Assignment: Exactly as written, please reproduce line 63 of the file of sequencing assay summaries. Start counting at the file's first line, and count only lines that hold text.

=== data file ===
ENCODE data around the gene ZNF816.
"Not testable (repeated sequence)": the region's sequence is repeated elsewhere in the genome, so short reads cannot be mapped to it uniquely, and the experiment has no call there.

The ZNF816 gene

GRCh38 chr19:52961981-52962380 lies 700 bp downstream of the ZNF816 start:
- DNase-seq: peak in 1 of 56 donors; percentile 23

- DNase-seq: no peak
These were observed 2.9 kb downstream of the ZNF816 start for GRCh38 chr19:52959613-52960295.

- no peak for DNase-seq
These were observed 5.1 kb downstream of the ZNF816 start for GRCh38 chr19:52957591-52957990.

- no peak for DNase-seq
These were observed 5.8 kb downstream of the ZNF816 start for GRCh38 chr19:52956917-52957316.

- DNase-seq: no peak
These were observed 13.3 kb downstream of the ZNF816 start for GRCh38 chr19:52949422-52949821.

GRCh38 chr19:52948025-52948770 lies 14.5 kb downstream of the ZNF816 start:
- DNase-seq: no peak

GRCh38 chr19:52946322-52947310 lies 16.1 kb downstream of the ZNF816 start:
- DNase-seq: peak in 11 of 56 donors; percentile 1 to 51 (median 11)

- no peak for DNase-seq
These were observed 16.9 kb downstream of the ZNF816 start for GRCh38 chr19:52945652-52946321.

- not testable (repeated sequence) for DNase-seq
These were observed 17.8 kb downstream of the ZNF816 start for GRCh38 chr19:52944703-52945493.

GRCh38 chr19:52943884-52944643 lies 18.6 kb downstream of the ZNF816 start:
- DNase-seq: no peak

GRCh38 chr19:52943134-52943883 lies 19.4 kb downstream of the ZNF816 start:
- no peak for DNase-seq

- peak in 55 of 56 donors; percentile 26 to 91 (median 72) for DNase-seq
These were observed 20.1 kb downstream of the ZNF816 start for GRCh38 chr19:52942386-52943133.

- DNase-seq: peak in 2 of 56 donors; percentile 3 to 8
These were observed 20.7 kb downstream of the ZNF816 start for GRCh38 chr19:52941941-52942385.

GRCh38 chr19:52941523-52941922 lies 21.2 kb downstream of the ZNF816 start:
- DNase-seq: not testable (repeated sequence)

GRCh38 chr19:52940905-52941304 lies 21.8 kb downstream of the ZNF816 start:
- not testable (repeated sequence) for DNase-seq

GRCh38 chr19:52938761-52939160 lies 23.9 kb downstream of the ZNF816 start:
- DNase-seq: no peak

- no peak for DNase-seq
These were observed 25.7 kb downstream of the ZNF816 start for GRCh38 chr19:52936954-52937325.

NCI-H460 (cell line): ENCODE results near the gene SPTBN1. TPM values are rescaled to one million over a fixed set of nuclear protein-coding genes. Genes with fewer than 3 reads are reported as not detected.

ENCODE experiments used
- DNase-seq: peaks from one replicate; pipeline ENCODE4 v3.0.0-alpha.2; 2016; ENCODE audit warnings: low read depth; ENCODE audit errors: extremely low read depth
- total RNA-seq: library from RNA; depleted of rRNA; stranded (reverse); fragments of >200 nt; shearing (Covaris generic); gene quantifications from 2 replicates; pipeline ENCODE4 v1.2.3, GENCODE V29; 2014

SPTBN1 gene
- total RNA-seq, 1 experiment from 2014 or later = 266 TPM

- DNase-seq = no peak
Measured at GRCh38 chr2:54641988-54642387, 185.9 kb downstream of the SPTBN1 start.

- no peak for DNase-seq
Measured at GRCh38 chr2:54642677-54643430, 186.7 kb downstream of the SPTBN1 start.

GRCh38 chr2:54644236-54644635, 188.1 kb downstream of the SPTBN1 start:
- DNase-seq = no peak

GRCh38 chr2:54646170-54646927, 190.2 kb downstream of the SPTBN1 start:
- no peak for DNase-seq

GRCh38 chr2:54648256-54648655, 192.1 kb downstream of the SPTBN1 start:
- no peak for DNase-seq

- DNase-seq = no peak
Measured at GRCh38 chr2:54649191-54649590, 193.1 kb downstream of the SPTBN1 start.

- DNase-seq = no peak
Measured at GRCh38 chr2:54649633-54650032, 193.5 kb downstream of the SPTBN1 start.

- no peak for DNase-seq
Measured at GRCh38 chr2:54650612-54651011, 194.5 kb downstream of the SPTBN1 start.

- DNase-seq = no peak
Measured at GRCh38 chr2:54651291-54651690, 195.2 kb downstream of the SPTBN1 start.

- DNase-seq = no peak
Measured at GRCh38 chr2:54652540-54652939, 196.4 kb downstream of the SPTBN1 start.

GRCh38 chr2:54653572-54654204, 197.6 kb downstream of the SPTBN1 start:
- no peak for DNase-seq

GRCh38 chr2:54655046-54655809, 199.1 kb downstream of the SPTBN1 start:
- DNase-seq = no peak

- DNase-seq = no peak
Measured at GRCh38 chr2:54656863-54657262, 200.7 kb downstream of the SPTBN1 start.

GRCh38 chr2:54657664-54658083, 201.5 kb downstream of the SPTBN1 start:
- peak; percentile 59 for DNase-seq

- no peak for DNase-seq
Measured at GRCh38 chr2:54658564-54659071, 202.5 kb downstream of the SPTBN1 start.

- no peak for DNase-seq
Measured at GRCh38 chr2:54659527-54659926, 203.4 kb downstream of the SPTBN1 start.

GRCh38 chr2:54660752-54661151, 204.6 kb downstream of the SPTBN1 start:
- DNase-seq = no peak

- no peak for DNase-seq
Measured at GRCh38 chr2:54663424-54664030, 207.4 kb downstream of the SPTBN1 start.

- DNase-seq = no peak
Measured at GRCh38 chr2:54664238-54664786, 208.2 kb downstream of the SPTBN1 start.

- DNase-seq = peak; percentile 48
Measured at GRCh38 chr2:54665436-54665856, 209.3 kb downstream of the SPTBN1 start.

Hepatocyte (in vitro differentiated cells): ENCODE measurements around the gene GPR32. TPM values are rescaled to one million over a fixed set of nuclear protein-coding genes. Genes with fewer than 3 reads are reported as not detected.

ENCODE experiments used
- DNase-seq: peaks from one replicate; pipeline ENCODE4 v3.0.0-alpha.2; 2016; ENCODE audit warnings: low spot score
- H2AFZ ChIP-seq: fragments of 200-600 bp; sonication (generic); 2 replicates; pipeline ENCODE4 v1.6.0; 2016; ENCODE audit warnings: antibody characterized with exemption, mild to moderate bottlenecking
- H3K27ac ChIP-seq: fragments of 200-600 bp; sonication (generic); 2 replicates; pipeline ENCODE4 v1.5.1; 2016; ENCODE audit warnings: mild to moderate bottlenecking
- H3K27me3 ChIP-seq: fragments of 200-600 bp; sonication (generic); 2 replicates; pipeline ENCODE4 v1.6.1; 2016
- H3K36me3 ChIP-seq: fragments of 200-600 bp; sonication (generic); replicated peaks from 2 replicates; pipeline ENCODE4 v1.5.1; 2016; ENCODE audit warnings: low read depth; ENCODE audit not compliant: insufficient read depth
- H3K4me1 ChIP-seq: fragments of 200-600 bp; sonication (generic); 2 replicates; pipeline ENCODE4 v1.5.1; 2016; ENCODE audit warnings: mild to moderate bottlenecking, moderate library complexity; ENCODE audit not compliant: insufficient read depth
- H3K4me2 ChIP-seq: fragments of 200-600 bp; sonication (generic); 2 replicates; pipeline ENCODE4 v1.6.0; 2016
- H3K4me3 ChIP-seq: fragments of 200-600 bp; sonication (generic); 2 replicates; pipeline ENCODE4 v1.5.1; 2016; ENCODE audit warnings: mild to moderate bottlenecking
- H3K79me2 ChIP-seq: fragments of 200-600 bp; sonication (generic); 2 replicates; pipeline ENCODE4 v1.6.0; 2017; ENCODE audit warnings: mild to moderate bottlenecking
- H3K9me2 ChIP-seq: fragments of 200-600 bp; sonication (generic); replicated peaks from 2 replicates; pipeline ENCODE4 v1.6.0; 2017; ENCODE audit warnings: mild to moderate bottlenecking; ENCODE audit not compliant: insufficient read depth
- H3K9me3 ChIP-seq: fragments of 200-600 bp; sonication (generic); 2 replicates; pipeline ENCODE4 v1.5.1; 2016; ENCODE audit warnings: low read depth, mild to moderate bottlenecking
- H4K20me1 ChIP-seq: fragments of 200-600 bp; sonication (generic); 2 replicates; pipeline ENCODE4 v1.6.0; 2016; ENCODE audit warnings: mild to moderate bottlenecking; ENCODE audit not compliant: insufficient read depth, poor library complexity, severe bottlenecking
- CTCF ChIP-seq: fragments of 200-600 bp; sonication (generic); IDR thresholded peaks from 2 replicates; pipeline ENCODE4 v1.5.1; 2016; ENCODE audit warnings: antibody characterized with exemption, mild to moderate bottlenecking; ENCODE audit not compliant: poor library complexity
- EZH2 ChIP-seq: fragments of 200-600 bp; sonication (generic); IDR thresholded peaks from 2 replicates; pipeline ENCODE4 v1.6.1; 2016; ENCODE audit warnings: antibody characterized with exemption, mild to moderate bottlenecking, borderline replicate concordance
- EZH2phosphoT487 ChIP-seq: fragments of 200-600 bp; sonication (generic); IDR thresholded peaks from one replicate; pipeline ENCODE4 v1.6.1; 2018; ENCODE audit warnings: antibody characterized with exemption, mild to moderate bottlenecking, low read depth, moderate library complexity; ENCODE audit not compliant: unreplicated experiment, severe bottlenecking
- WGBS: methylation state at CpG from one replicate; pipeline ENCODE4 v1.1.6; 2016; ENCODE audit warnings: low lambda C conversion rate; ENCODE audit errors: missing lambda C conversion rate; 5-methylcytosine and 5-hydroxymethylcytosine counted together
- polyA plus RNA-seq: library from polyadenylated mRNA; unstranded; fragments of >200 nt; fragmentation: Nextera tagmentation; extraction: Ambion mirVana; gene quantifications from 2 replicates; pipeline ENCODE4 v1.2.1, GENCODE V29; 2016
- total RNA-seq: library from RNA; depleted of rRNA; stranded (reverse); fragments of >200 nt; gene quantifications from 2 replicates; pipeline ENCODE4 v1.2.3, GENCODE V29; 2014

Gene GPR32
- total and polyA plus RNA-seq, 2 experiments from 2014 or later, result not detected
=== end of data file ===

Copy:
Measured at GRCh38 chr2:54652540-54652939, 196.4 kb downstream of the SPTBN1 start.